However, all of our success rests on the hard work of researchers, transcribers, translators and interpreters, hard work, a work that often receives little recognition or actual reward in the way that tournament fighting does, not least since much work is done silently and generously published online for free.

With this in mind, and acting as a neutral party within the HEMA community, in 2013 HROARR introduced annual awards for Best efforts in HEMA research, with all aspects it includes. The idea was to create a highly prestigious award, our very own Oscar or Nobel Prize, if you will.

Each year 5 winners are awarded. Nominations are up to the community to send in, and decisions are based on actual achievements during the preceding year, not through community voting. At this time, all published work has to have been written in English, except for transcriptions, of course.

Decisions will be made by a quite small panel consisting of last year’s awardees and if needed new elected jury members. As the awards become more and more established, these awards will also be more and more independently managed by the new juries and the growing list of awardees and less so by HROARR.

All winners will be presented on a special awards page, where the winners for each year are listed with their achievements.

I sincerely hope this will serve as both an inspiration and an encouragement for all the hard working people in our community!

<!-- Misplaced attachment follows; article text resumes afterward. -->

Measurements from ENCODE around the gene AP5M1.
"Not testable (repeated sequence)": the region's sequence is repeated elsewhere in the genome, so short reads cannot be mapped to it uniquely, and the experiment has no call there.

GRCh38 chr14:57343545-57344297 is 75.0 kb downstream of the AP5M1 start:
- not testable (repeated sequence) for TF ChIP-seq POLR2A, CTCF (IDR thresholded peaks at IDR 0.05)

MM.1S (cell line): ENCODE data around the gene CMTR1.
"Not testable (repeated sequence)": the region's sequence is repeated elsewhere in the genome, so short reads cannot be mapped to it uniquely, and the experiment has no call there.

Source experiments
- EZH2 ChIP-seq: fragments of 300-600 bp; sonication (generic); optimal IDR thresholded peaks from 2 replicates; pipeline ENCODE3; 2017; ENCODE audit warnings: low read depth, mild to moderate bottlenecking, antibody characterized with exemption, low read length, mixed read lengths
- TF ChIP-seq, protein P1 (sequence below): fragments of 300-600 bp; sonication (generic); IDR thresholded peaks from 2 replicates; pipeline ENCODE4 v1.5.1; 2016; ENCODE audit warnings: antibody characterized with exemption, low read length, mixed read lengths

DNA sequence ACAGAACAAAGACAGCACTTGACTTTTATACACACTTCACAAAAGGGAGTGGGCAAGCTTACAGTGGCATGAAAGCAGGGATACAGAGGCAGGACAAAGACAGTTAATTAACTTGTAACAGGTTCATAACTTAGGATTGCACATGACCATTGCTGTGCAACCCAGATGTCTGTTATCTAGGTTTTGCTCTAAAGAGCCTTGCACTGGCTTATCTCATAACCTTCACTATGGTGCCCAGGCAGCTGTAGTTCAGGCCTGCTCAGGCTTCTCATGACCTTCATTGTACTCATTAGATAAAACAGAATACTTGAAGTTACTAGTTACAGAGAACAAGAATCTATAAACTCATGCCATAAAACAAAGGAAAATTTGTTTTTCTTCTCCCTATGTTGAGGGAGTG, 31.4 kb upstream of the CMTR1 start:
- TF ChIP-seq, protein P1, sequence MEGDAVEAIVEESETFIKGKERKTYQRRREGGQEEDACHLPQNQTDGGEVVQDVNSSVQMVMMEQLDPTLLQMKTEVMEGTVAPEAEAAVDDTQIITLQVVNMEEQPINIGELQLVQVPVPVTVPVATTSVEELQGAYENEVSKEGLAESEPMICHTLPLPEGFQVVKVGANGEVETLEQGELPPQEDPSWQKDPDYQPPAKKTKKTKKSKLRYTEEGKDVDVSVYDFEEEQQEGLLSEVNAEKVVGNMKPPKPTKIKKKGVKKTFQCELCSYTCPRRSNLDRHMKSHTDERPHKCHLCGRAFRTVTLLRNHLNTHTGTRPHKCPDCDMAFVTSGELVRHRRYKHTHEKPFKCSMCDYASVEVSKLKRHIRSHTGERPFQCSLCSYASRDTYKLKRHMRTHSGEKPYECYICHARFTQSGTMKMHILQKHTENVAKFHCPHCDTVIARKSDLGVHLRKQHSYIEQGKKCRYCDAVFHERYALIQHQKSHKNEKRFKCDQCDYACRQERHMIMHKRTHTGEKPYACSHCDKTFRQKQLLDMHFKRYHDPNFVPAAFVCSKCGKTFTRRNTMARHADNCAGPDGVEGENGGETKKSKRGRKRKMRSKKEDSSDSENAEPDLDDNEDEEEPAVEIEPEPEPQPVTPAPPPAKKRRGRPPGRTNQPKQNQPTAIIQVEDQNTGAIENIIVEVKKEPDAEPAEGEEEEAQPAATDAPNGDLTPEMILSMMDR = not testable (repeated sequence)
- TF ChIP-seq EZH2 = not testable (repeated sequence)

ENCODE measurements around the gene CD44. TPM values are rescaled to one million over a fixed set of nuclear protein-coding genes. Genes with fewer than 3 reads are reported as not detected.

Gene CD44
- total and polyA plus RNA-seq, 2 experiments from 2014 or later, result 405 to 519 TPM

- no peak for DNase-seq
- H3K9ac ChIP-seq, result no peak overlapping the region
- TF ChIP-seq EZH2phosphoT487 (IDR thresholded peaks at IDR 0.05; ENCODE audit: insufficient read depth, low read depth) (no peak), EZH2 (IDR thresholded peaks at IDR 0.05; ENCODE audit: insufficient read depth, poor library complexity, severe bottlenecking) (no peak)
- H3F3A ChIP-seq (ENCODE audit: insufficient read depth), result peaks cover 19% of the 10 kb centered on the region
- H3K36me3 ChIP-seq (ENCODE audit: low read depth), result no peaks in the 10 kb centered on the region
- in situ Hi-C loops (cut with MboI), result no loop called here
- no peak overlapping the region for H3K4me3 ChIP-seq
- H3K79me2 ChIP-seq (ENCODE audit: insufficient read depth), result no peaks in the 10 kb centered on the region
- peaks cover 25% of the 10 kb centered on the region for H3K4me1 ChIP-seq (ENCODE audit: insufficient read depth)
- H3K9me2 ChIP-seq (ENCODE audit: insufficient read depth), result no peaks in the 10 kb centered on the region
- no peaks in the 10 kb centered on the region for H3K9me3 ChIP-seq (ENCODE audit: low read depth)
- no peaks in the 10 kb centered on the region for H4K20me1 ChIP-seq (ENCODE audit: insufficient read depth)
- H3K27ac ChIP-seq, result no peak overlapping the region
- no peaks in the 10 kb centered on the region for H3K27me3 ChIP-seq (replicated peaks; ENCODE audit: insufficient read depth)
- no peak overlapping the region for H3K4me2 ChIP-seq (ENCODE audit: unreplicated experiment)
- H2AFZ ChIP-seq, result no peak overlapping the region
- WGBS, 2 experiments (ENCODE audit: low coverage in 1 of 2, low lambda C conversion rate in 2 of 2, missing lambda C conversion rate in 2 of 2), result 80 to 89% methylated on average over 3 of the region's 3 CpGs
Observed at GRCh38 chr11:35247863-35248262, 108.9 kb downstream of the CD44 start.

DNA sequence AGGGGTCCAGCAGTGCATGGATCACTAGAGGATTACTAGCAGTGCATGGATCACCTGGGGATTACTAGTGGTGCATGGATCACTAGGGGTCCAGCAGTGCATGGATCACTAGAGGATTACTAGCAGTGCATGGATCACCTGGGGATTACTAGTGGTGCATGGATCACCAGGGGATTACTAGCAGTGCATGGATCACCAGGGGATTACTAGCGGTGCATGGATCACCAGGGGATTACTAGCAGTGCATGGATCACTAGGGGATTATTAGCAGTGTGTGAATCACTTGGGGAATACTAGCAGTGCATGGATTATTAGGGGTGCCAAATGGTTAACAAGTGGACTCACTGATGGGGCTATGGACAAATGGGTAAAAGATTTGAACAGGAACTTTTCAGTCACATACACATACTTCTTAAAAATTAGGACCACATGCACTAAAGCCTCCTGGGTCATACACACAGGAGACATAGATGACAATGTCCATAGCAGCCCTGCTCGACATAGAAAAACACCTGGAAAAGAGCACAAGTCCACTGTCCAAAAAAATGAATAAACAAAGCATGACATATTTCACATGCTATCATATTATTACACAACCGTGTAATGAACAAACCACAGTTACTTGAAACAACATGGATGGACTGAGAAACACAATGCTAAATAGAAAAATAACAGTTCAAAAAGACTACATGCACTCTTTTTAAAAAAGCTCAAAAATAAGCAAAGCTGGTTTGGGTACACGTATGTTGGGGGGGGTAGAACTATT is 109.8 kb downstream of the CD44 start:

Thank you and have a great day, everyone!

Roger Norling
Responsible publisher and Chief Editor
HROARR.com

What's New?

“Die Blume des Kampfes”
The Flower of Battle
Cod.10799 287v288r.png
Author(s)
Ascribed to
Illustrated by Unknown
Date before 1420s
State of Existence Original hypothetical; multiple incomplete copies exist
Genre
Language Early New High German
Manuscript(s)
Wiktenauer
Compilation by
Michael Chidester

Die Blume des Kampfes (“The Flower of Battle”) is a nickname given to a group of three German manuscripts that share a common technical syllabus and set of illustrations. It might be based on the tradition of 14th century Italian master Fiore de'i Liberi, from whose treatise Fior di Battaglia it derives its nickname, given that his works include considerable technical overlap. It is equally likely, though, that they represent an earlier German tradition of which Fiore was himself an initiate. Fiore mentions in his prefaces that he owned books on the art and he also names two older masters in his tradition, Johane Suveno and Nicholai de Toblem; it is possible that either or both of those masters authored texts which inspired both this tradition as well as Fiore's own writings.

The oldest manuscript in the Blume des Kampfes group is the Cod. 5278, which dates to the late 1420s and contains only simple line drawings somewhat reminiscent of the art of Fiore de'i Liberi, though lacking many signature characteristics such as garters and crowns and generally less organized than the Friulian master's work. The second entry was completed in ca. 1500 by Ludwig VI von Eyb, and contains a significant degree of overlap with the 5278 but also a wealth of new material. While the artwork, though colored, is of similar quality, Eyb's treatise improves on its predecessor by including detailed German descriptions of the devices in most of its sections. Whether this text was authored by Eyb or present in the sources upon which he based his work cannot currently be determined.